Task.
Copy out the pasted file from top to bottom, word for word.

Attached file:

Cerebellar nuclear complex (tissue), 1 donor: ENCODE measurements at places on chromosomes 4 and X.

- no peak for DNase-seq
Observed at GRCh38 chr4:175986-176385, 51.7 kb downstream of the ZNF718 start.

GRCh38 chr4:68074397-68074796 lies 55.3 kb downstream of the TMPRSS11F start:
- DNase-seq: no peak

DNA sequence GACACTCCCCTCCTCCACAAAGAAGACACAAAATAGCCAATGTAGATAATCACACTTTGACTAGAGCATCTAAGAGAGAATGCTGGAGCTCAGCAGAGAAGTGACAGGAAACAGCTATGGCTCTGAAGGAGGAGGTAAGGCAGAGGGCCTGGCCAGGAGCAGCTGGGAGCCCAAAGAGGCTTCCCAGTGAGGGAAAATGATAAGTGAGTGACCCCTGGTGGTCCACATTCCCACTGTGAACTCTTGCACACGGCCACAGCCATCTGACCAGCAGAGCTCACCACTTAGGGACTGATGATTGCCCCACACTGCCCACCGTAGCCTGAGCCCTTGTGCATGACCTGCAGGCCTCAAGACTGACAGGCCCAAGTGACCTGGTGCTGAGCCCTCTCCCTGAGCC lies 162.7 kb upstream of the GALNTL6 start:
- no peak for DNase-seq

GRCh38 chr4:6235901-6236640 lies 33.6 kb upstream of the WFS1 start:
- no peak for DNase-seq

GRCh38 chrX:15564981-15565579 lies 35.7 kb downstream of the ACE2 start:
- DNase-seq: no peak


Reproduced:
Cerebellar nuclear complex (tissue), 1 donor: ENCODE measurements at places on chromosomes 4 and X.

- no peak for DNase-seq
Observed at GRCh38 chr4:175986-176385, 51.7 kb downstream of the ZNF718 start.

GRCh38 chr4:68074397-68074796 lies 55.3 kb downstream of the TMPRSS11F start:
- DNase-seq: no peak

DNA sequence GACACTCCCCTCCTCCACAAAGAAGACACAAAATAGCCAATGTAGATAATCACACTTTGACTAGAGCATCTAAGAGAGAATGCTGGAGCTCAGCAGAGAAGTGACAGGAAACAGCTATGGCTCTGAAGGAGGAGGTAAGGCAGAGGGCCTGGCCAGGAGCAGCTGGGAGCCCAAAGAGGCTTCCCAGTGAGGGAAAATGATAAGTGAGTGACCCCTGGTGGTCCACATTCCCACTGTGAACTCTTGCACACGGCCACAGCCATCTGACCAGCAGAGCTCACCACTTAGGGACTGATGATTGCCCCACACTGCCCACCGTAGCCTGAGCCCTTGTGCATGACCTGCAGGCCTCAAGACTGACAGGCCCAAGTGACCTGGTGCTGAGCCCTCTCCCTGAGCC lies 162.7 kb upstream of the GALNTL6 start:
- no peak for DNase-seq

GRCh38 chr4:6235901-6236640 lies 33.6 kb upstream of the WFS1 start:
- no peak for DNase-seq

GRCh38 chrX:15564981-15565579 lies 35.7 kb downstream of the ACE2 start:
- DNase-seq: no peak